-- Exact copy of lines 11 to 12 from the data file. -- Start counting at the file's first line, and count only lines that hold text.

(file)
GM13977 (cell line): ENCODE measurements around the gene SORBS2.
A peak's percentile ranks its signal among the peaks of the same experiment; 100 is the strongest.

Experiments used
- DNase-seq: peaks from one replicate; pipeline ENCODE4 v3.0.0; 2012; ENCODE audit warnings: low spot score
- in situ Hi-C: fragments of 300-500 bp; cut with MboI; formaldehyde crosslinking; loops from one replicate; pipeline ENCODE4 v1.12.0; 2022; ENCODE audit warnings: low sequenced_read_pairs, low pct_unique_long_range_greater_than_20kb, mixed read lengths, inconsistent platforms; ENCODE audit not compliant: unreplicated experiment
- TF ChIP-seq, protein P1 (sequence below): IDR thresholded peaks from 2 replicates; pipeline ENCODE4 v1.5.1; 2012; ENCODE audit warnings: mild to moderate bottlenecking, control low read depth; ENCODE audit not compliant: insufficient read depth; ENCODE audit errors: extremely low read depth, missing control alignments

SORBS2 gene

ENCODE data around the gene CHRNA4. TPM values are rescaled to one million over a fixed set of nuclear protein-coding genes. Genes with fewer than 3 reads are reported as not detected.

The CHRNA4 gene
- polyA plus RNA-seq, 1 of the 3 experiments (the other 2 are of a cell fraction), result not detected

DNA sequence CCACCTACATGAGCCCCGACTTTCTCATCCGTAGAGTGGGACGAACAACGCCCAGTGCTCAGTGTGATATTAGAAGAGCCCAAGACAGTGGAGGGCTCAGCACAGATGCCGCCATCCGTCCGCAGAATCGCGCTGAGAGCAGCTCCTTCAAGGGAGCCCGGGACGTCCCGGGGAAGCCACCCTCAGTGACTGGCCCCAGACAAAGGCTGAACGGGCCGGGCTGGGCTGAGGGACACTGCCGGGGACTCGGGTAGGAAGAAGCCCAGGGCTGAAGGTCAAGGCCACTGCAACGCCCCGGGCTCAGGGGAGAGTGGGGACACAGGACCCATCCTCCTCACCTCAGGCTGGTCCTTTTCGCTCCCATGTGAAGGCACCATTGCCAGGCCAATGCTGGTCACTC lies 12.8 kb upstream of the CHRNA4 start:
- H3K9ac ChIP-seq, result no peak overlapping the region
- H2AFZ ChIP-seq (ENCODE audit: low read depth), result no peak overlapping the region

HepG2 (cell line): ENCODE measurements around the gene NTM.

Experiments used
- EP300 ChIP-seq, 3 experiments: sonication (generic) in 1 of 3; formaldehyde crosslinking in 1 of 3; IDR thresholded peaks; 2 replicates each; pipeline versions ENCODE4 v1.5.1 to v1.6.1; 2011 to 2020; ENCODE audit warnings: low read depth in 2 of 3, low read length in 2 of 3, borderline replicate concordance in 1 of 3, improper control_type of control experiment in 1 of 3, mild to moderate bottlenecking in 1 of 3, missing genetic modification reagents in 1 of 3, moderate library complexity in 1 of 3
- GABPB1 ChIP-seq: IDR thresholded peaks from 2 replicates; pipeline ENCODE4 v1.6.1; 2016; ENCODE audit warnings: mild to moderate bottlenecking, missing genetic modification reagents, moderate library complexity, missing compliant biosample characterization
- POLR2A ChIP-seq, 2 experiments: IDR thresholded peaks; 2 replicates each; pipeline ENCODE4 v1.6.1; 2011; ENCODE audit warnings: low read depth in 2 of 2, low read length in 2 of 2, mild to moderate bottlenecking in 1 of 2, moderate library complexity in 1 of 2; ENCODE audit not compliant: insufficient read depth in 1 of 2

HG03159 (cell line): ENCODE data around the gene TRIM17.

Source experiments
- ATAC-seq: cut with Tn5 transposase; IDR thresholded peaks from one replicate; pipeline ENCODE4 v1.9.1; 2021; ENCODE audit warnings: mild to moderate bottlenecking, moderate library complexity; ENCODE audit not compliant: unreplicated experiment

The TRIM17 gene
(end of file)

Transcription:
DNA sequence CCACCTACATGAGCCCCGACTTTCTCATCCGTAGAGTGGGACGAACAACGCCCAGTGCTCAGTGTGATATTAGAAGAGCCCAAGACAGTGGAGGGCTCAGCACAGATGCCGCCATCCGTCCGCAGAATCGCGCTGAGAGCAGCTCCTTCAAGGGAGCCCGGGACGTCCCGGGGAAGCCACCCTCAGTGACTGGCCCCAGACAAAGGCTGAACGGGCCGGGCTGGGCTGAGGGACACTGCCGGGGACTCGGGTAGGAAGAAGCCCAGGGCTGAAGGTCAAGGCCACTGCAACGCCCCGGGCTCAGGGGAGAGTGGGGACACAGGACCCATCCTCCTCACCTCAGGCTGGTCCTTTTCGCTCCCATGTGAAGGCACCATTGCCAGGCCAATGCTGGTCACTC lies 12.8 kb upstream of the CHRNA4 start:
- H3K9ac ChIP-seq, result no peak overlapping the region